Federal caribou strategy means killing wolves

Federal caribou strategy means killing wolves
One hundred wolves for every four Caribou calves could be killed.Photo by Alex Hall.

Ottawa’s proposed recovery plan for threatened caribou herds does not prevent more habitat loss, but instead recommends “the use of mortality and habitat management tools” to manage predators.

Environment Minister Peter Kent announced that meant killing wolves.

“Predator control has been chosen,” he said. “That bothers me a great deal. It certainly disturbs me that 100 wolves have to be killed to protect four caribou calves.”

Thousands of wolves could be killed under the plan.

The plan does not prevent more development on critical habitat in the oilsands region, as long as road construction, mining and cutting down trees is combined with predator management tools, although some thresholds have been set out for critical habitat preservation.

No activities will be permitted to reduce undisturbed habitat below 65 per cent where two thirds of the herd are stable. Development is forbidden in areas where less than five per cent of undisturbed habitat remains.

However, for regions where undisturbed areas fall between the five and 65 per cent range, habitat reduction can take place as long as a plan is enacted to “stabilize” the herd – that is, maintain a level of 100 animals.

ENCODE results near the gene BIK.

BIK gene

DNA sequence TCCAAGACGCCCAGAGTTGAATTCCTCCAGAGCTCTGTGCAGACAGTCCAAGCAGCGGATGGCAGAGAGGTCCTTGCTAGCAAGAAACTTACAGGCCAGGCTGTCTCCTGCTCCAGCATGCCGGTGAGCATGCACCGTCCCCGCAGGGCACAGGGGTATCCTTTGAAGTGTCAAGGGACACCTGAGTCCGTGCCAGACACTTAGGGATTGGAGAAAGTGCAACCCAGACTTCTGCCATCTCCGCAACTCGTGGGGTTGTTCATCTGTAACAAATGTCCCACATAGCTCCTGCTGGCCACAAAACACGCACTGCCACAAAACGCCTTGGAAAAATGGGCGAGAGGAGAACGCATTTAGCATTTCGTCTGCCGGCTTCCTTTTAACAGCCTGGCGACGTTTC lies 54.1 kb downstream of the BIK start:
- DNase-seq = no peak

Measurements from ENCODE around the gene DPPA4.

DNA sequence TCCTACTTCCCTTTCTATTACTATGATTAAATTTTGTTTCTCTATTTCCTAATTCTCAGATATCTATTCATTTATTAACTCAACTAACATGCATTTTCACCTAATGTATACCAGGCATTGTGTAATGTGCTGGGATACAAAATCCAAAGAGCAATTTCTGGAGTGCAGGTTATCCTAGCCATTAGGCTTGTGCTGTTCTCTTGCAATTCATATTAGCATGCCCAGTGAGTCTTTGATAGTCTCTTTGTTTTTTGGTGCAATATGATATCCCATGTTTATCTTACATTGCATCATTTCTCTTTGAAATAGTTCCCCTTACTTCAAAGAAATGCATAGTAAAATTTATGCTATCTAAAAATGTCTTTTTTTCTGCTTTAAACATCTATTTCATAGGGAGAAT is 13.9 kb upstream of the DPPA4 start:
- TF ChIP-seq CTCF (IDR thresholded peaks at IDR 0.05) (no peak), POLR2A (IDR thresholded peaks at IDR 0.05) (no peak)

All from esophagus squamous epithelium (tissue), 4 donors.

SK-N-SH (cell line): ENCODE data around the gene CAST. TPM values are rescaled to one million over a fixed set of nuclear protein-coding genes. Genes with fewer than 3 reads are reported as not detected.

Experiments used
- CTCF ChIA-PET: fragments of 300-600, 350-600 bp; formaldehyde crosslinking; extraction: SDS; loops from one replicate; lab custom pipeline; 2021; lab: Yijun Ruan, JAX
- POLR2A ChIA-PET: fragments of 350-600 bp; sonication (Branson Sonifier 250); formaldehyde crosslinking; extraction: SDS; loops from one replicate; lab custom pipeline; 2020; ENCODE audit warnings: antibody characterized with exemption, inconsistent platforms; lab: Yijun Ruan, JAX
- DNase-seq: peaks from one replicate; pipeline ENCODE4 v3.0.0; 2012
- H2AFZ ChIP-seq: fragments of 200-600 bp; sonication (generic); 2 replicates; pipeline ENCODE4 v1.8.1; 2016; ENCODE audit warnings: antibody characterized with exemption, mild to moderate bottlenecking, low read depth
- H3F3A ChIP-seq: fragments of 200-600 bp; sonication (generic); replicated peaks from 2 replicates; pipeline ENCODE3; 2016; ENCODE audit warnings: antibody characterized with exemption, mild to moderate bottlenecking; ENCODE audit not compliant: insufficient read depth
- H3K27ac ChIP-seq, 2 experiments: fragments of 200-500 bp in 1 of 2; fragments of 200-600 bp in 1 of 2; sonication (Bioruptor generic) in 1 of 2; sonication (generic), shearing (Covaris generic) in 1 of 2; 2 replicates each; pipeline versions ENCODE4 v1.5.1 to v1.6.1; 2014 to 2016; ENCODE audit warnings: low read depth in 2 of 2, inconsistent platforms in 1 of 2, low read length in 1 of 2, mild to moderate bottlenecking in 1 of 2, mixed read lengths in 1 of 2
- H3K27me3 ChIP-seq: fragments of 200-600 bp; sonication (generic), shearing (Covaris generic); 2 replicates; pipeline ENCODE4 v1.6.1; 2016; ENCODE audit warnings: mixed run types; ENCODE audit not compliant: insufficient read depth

The plan suggests that in about 50 years, 65 per cent of undisturbed habitat should be restored for all herds, but admits the restoration technique has not been tested over a long term.

“We have to balance environmental conservation and preservation with the reality of civilization and economic development,” Kent told The Canadian Press.

The plan has been harshly criticized by environmental groups who worry it will not prevent the woodland caribou, which is currently being considered for endangered status, from going extinct in the next few decades.

The public has 60 days to comment on the report.

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